Mitsuharu “Micha” Tsumura

For three years in a row, Mitsuharu “Micha” Tsumura’s Lima restaurant Maido has been crowned the best restaurant in Latin America by the World’s 50 Best Restaurant Awards. Proud of both his Asian and American roots, Micha is Peru’s unofficial ambassador of Nikkei cuisine, the country’s distinct mash-up of Peruvian and Japanese cooking. He’s just as enthusiastic about all of Lima’s food influences: this is how he'd plan a moveable feast in his home city.
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A Contemporary, Fun Ceviche Restaurant

La Mar Cebicheria is a restaurant by Gastón Acurio, the most important chef to Peru. He is a pioneer in promoting Peruvian cuisine and bringing together chefs in Peru and from all around the world. His most successful brand is La Mar: it’s the perfect example of a contemporary-style cevicheria that also features a lot of tradition. It’s only open for lunch because it’s the tradition in Peru to have ceviche (also known as cebiche in Peru) at lunch and not dinner. Acurio works with a lot of fisherman and the restaurant serves most of the fish and seafood found along the coast of Peru. The preparations range from typical Peruvian ones to Nikkei and also some creative combinations. There’s lots of flavour, lots of incredible seafood products and very good drinks. It’s the perfect place to spend a good afternoon. It’s like being in a party and it’s so much fun to be there. You could stay for hours.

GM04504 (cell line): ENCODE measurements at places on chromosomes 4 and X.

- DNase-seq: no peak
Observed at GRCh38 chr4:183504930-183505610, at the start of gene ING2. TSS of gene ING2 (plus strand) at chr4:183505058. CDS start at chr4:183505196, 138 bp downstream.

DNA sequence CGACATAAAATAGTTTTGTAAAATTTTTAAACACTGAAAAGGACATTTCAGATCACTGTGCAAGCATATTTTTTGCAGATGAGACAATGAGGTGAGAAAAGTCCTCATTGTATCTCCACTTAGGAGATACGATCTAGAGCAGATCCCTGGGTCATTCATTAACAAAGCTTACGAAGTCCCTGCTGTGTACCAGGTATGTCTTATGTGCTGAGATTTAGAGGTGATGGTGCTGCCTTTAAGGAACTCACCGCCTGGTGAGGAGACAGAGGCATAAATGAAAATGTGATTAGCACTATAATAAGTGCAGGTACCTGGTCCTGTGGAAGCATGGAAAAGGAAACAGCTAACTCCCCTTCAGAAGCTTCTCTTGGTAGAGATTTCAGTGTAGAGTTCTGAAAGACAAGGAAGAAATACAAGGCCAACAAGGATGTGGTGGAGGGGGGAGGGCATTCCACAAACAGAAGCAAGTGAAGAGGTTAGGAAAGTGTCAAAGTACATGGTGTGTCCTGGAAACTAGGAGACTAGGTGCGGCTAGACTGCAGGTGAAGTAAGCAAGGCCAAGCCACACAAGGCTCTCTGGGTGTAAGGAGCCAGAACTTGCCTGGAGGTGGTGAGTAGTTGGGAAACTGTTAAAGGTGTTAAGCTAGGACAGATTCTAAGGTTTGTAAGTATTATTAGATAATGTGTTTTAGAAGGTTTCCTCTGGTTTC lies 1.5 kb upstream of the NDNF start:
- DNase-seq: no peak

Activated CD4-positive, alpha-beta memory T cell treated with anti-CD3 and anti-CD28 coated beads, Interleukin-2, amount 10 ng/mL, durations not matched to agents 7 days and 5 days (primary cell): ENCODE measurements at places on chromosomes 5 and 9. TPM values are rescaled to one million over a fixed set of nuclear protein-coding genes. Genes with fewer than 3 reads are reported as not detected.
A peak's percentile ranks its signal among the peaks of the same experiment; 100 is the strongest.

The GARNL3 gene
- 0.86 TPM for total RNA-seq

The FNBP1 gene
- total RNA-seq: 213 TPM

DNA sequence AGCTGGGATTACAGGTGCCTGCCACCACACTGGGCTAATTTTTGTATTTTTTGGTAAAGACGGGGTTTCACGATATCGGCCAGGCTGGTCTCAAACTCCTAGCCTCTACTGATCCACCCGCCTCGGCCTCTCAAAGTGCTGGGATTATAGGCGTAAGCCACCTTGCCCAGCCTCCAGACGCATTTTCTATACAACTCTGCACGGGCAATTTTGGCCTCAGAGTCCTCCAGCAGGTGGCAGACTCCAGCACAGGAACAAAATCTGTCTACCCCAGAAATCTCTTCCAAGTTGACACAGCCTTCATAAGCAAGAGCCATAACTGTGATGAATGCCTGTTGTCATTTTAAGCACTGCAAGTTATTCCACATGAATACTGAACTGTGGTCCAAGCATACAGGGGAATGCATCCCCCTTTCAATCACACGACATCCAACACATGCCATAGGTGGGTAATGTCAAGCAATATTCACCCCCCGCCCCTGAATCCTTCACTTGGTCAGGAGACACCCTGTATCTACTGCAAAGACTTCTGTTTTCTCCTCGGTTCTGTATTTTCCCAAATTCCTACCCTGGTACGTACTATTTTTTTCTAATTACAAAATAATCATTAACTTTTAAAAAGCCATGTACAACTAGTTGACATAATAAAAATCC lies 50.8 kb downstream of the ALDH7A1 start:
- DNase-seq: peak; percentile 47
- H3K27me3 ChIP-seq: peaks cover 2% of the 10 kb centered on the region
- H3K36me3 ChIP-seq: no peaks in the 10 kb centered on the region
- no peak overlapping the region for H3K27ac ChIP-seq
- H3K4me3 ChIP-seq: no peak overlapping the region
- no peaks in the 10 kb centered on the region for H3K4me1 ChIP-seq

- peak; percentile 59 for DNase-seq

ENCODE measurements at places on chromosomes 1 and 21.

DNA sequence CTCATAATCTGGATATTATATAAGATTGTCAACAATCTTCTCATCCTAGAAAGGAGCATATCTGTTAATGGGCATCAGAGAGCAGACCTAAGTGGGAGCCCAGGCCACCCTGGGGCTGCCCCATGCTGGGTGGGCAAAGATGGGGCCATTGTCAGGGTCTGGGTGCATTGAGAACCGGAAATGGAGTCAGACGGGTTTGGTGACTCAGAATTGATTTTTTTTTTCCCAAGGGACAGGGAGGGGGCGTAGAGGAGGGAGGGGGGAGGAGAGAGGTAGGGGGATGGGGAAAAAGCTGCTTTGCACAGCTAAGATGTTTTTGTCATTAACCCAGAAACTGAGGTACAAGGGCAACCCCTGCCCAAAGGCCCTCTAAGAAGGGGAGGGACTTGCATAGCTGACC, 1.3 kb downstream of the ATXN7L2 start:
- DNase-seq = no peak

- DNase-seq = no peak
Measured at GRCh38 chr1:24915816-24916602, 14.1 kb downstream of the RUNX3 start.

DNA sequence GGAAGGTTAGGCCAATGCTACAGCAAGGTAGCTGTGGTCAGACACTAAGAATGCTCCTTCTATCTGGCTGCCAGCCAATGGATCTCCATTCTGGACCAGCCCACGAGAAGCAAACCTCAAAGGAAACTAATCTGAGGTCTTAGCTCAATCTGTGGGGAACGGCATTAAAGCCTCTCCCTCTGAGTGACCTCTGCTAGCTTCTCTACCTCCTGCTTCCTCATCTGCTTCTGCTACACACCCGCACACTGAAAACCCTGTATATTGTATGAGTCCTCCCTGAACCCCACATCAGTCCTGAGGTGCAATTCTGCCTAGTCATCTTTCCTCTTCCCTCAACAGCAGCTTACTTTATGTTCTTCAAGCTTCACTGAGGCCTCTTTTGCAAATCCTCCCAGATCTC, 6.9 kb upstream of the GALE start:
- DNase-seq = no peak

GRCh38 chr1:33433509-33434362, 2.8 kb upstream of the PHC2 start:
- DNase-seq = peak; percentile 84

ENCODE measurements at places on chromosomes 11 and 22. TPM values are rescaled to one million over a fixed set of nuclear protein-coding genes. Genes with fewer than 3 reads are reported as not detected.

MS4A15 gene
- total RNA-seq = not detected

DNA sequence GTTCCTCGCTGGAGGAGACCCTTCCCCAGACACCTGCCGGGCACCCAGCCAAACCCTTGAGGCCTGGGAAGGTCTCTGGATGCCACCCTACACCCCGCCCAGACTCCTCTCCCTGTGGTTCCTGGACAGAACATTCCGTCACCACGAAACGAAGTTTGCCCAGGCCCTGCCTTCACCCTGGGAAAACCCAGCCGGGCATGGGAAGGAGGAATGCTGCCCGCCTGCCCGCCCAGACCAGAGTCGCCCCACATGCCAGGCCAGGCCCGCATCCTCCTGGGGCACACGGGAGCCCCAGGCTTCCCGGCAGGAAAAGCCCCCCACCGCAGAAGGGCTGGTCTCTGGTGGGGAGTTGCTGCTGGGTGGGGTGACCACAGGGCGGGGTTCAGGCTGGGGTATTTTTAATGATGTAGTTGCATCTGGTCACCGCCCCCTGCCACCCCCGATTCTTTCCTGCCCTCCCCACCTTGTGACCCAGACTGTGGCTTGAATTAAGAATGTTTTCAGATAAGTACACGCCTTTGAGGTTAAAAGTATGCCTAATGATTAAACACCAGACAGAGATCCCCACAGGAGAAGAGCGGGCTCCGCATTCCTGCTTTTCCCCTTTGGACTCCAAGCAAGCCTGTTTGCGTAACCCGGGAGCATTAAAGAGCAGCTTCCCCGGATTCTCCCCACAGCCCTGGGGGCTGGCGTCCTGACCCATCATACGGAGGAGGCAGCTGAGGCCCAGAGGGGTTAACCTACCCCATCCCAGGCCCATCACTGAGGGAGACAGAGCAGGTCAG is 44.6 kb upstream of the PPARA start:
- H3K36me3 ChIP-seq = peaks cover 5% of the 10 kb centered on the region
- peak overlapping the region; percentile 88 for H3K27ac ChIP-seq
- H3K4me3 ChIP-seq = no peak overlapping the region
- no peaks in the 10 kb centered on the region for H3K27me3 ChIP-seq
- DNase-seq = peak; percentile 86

Regional Flavours From Chiclayo In Peru’s North

Fiesta is one place I really like to go as often as possible. It’s a restaurant by Hector Solís, the most important chef from the north of Peru who introduced regional Peruvian cuisines to Lima as well as to international visitors. It’s a fine-dining restaurant that takes the flavours of home cooking in Chiclayo to another level and serves them in beautiful dishes. Lobsters. Lamb. Seafood. Duck. He grows his own vegetables in the north. He has his own cattle, his own ducks. He feeds them. He takes care of them. He makes his own fermented drinks to cook. He makes his own beer. He’s always innovating but always preserving tradition. Solis is also the owner of La Picantería. It’s one of the tastiest places to go in Lima. It’s more casual than Fiesta: you share tables there aren’t many plates on the menu. You buy the fish or the seafood and they prepare it for you: deep-fried, ceviche, steamed, whatever. The concept has been in Chiclayo in the north for a long time, but it’s the first time that it’s been done in the capital.

Photography: Courtesy of La Picantería

A New Approach To Modern Peruvian Cooking

Kjolle by Pía León is a restaurant housed where Central is. Pia is the wife of chef Virgilio Martinez of Restaurante Central and has been a friend of mine for many, many years. Peruvian fine-dining has become her signature way of cooking. It’s a la carte. You are not forced to have a tasting menu: you can just go there and have a couple of dishes and some drinks. There’s creativity, uniqueness and a lot of flavour in everything she does. People love Kjolle. It’s a place that I really make a point to go to every once in a while. It’s a restaurant that we really need right now because it’s a different way of interpreting Peruvian cuisine.